Maximize your strength training routine by cutting out these time wasters.Read article
In an effort to educate women about the risks associated with breasts implants, the U.S. Food & Drug Administration has proposed manufacturers add a warning to information given to those considering getting them.
The recommendation was made following public outreach and a public advisory panel meeting held earlier this year on the topic of plastic surgery devices such as implants. Many women, according to the agency, have not been properly educated about the side effects associated with them—which can include, pain, scarring, and even cancer.
“We have heard from many women that they are not fully informed of the risks when considering breast implants,” the agency said in a statement. “They’ve stated that they need more information to facilitate meaningful conversations with their doctors and to make appropriate decisions for themselves.”
The side effects and health risks would be outlined in a “boxed warning,” that would communicate any possible problems associated with the devices. Additionally, a small booklet or brochure—which the FDA refers to as a checklist—would be provided to women considering implants.
“A checklist gives patients the opportunity to acknowledge individual risks of breast implants, such as potential risks from the surgery, the risk of BIA-ALCL [breast implant-associated anaplastic large cell lymphoma] and risk of implant rupture, among others,” the agency wrote in its statement.
Before the recommendations are updated, they must undergo a public comment period. Those interested in weighing in on the topic can do so by clicking here.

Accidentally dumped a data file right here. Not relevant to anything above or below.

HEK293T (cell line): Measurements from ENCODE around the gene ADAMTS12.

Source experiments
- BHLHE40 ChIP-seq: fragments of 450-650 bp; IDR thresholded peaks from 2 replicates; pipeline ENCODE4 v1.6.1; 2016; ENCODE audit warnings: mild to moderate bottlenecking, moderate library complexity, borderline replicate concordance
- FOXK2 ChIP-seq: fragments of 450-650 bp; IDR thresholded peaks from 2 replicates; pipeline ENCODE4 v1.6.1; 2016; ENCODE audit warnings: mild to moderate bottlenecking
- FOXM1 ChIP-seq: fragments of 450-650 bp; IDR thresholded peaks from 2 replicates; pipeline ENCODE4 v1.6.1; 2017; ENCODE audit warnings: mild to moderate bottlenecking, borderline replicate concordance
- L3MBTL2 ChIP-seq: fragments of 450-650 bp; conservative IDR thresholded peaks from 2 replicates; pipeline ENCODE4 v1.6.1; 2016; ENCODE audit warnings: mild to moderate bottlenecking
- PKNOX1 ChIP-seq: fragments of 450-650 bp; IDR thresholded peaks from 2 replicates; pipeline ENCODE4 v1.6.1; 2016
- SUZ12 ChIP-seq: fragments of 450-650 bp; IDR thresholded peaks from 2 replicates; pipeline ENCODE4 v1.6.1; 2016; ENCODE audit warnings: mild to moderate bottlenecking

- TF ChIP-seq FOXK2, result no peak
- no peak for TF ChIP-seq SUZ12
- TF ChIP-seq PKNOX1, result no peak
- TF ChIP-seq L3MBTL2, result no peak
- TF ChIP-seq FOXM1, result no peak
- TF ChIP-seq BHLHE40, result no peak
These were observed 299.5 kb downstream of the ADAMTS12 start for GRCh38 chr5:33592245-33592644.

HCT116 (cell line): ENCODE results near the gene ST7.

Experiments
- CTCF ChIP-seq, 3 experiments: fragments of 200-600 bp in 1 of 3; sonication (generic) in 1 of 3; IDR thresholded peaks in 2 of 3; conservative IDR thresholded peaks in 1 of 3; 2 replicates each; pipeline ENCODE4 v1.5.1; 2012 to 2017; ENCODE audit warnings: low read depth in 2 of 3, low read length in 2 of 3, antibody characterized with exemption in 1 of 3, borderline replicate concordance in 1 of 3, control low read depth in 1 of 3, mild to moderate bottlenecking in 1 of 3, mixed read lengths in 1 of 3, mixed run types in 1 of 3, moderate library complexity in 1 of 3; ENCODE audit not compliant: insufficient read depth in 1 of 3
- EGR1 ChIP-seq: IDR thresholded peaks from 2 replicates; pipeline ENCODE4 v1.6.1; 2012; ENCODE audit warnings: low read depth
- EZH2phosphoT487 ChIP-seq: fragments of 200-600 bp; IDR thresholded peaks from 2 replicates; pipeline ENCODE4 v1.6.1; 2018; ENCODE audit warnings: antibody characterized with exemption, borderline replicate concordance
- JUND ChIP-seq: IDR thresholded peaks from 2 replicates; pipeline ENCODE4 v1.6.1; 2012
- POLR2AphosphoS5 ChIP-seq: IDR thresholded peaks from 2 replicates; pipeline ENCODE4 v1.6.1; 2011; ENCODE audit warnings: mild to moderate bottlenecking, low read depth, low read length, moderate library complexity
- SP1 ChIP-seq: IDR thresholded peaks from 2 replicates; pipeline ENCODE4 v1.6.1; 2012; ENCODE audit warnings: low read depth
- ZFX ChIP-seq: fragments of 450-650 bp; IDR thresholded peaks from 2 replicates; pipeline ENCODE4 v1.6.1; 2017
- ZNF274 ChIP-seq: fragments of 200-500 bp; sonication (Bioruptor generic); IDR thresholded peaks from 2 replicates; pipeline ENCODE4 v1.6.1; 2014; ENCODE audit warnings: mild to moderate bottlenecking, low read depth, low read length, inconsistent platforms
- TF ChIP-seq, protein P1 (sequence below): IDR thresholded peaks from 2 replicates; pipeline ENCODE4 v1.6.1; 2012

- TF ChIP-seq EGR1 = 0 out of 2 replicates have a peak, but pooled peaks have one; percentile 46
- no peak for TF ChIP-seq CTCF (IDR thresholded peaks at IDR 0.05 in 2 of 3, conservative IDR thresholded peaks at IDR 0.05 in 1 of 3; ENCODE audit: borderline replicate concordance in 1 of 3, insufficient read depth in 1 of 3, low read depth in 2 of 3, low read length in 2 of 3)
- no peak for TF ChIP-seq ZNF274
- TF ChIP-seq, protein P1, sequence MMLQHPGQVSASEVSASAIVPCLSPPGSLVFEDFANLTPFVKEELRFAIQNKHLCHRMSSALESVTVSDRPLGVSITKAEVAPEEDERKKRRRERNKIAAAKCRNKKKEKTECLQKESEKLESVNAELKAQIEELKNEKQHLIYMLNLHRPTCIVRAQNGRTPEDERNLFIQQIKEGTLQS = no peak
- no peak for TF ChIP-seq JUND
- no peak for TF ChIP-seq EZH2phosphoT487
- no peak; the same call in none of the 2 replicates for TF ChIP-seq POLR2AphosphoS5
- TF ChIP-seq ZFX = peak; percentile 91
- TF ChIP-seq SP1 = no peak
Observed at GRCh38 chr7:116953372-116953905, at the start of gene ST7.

Many women in the fitness industry have experienced severe symptoms—including migraines, fatigue, chronic inflammation, and even hair loss—that went away almost immediately after getting their implants taken out. The FDA hopes its recommendations could lead to fewer cases like theirs.
“We believe women should have thoughtful and balanced discussions with their health care providers about both the benefits and risks of breast implants based on clear and current information,” the FDA said. “This draft guidance is an important step in making that happen.”
Although implants are often marketed as lifelong devices, one in five women get them removed within eight to 10 years due to medical reasons, according to the FDA. The agency also wants companies to make that clear to women who might consider implants.
One model of implants, called textured implants, was recalled by Allergan Inc. in July after concerns were raised that they could be linked to a rare form of cancer. The FDA requested that recall after a report found that out of 573 people with breast implant-associated anaplastic large cell lymphoma, 481 reportedly had Allergan breast implants.